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Now I know you can't directly compare NULL to anything (as null is unknown) so how would I achieve the following:

select  *
    from    Material as m
    where   MtrlCode = 826 and
            Exposlimit <> 'compareMe'

Where Exposlimit MAY be NULL or it may not be. 'compareMe' may also be NULL.

Therefore how do I compare the two? Both sides could be either text or NULL.

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up vote 5 down vote accepted
select  * 
from    Material as m 
where   MtrlCode = 826 
    and (Exposlimit <> 'compareMe'
         or (Exposlimit is null and compareme is not null) 
         or (Exposlimi is not null and compareme is null))
share|improve this answer
Works beautifully, thanks very much. – m.edmondson Oct 6 '10 at 13:24
select  *
    from    Material as m
    where   (MtrlCode = 826 or MtrlCode IS NULL)  and
            (Exposlimit <> 'compareMe' or Exposlimit IS NULL)
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Use IFNULL function for such cases.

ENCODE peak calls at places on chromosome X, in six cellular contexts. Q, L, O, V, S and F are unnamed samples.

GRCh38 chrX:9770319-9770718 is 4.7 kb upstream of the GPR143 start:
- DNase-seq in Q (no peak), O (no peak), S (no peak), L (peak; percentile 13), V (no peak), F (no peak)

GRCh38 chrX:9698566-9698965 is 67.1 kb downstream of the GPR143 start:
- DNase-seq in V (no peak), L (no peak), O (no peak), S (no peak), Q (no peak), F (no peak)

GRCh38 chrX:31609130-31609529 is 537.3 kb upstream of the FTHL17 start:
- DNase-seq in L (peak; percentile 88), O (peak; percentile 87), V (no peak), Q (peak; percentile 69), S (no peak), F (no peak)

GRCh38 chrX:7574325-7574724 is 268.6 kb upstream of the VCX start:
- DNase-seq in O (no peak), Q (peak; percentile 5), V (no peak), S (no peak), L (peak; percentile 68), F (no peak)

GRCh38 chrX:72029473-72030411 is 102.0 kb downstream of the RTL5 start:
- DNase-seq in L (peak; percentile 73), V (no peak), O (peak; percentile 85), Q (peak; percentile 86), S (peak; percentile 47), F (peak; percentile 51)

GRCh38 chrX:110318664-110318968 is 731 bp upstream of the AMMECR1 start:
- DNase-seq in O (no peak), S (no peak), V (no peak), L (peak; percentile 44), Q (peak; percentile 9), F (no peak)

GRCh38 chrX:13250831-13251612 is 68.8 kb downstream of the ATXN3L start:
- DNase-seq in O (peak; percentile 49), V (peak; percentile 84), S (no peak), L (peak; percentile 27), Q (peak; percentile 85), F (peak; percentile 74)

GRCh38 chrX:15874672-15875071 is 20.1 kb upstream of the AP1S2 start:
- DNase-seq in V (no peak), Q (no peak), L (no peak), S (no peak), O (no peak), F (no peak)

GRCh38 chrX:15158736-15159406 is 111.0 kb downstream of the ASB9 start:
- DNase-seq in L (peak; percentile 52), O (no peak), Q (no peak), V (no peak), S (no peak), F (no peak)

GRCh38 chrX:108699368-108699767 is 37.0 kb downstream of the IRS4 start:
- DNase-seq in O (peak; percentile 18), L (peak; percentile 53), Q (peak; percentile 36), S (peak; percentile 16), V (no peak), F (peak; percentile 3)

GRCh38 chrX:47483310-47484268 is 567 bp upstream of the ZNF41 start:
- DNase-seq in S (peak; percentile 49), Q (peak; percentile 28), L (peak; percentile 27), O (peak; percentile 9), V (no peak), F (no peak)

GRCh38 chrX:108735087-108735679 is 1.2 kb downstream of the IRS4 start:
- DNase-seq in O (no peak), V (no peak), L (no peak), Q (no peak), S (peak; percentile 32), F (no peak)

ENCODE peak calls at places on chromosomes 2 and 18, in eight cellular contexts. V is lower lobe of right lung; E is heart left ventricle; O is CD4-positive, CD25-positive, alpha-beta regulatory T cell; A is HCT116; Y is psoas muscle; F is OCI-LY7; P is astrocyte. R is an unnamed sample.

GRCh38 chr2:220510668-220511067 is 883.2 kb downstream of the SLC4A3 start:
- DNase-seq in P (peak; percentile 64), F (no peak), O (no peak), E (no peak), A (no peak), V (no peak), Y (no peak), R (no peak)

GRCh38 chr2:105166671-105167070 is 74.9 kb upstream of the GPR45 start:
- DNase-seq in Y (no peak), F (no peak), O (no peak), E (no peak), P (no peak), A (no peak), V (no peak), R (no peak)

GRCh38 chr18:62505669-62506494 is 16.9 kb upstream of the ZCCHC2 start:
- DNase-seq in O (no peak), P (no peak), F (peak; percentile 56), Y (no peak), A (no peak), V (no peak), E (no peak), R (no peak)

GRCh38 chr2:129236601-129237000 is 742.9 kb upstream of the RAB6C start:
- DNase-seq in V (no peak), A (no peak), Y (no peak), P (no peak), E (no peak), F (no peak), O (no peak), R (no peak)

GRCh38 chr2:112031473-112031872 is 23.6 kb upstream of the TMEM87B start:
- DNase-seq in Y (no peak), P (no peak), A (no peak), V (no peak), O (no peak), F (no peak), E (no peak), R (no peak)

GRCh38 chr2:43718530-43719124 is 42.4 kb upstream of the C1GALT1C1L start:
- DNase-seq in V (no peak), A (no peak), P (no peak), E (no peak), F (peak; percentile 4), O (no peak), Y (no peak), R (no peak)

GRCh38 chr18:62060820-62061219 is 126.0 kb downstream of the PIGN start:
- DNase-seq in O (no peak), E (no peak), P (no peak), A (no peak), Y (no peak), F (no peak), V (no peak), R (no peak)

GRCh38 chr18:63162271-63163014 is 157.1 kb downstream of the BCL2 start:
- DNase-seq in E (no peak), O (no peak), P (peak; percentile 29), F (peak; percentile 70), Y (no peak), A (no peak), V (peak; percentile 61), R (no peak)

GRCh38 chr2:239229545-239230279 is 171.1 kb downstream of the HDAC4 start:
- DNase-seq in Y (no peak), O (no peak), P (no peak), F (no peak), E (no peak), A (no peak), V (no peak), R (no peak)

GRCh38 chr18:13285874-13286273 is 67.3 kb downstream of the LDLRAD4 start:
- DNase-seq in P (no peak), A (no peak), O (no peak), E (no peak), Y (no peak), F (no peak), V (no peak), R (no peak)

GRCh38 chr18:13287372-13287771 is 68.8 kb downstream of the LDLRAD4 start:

WHERE IFNULL(FieldA, 'MagicConstant') = IFNULL(FieldB, 'MagicConstant')

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Does IFNULL exist in T-SQL? Even if you use ISNULL, the optimizer will struggle to use any indexes you may have defined. – Paul Spangle Oct 6 '10 at 12:10
@Paul, yes sql-server have not function-based indexes, and workaround ( look very ugly. – Michael Pakhantsov Oct 6 '10 at 12:21

Did you try this?

select  *
    from    Material as m
    where   MtrlCode = 826 and
            Exposlimit IS NOT NULL AND 'compareMe' IS NOT NULL AND Exposlimit <> 'compareMe'
share|improve this answer

Consider that it is easier to find equality:

(Column = @Value or (Column is null and @Value is null))

Which results in true when both values are equal. We would ideally be able to negate this statement to find inequality, but the tri-state logic of SQL breaks that idea, as NOT(UNKNOWN) = UNKNOWN

--DO NOT USE, broken
NOT (Column = @Value or (Column is null and @Value is null))

Therefore, if we check for only the TRUE value, and negate it, we still end up with a readable operation.

CASE WHEN Column is null and @Value is null or Column = @Value THEN 1 ELSE 0 END = 0
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